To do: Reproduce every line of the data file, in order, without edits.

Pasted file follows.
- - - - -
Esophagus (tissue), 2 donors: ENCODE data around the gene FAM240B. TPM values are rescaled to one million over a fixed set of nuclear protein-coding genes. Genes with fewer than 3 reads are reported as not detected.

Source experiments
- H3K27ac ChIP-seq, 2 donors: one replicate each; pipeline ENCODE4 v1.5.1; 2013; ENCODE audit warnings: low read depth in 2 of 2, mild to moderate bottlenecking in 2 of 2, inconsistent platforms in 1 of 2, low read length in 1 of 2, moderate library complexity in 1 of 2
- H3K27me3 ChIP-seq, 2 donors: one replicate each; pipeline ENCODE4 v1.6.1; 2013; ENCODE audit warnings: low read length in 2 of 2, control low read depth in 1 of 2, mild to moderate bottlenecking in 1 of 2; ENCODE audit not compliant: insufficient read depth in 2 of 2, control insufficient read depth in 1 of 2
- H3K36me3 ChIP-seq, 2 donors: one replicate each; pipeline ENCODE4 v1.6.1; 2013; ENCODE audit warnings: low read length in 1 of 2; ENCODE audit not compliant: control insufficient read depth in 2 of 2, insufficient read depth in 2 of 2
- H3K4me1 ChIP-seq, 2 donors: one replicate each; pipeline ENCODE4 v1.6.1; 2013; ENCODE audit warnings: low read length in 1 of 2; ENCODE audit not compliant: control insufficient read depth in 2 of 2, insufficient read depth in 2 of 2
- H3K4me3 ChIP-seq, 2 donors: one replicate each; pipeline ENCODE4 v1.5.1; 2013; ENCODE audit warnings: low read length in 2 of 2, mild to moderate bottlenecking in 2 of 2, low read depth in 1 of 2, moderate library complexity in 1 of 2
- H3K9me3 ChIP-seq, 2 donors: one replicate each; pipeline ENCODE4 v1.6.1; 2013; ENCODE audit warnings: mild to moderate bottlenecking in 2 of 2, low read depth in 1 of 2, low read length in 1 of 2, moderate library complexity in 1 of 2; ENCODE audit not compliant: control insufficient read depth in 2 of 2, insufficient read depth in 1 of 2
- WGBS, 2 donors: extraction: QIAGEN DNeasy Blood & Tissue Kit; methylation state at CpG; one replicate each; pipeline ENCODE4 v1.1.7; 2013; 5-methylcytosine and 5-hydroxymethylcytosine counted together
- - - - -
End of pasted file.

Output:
Esophagus (tissue), 2 donors: ENCODE data around the gene FAM240B. TPM values are rescaled to one million over a fixed set of nuclear protein-coding genes. Genes with fewer than 3 reads are reported as not detected.

Source experiments
- H3K27ac ChIP-seq, 2 donors: one replicate each; pipeline ENCODE4 v1.5.1; 2013; ENCODE audit warnings: low read depth in 2 of 2, mild to moderate bottlenecking in 2 of 2, inconsistent platforms in 1 of 2, low read length in 1 of 2, moderate library complexity in 1 of 2
- H3K27me3 ChIP-seq, 2 donors: one replicate each; pipeline ENCODE4 v1.6.1; 2013; ENCODE audit warnings: low read length in 2 of 2, control low read depth in 1 of 2, mild to moderate bottlenecking in 1 of 2; ENCODE audit not compliant: insufficient read depth in 2 of 2, control insufficient read depth in 1 of 2
- H3K36me3 ChIP-seq, 2 donors: one replicate each; pipeline ENCODE4 v1.6.1; 2013; ENCODE audit warnings: low read length in 1 of 2; ENCODE audit not compliant: control insufficient read depth in 2 of 2, insufficient read depth in 2 of 2
- H3K4me1 ChIP-seq, 2 donors: one replicate each; pipeline ENCODE4 v1.6.1; 2013; ENCODE audit warnings: low read length in 1 of 2; ENCODE audit not compliant: control insufficient read depth in 2 of 2, insufficient read depth in 2 of 2
- H3K4me3 ChIP-seq, 2 donors: one replicate each; pipeline ENCODE4 v1.5.1; 2013; ENCODE audit warnings: low read length in 2 of 2, mild to moderate bottlenecking in 2 of 2, low read depth in 1 of 2, moderate library complexity in 1 of 2
- H3K9me3 ChIP-seq, 2 donors: one replicate each; pipeline ENCODE4 v1.6.1; 2013; ENCODE audit warnings: mild to moderate bottlenecking in 2 of 2, low read depth in 1 of 2, low read length in 1 of 2, moderate library complexity in 1 of 2; ENCODE audit not compliant: control insufficient read depth in 2 of 2, insufficient read depth in 1 of 2
- WGBS, 2 donors: extraction: QIAGEN DNeasy Blood & Tissue Kit; methylation state at CpG; one replicate each; pipeline ENCODE4 v1.1.7; 2013; 5-methylcytosine and 5-hydroxymethylcytosine counted together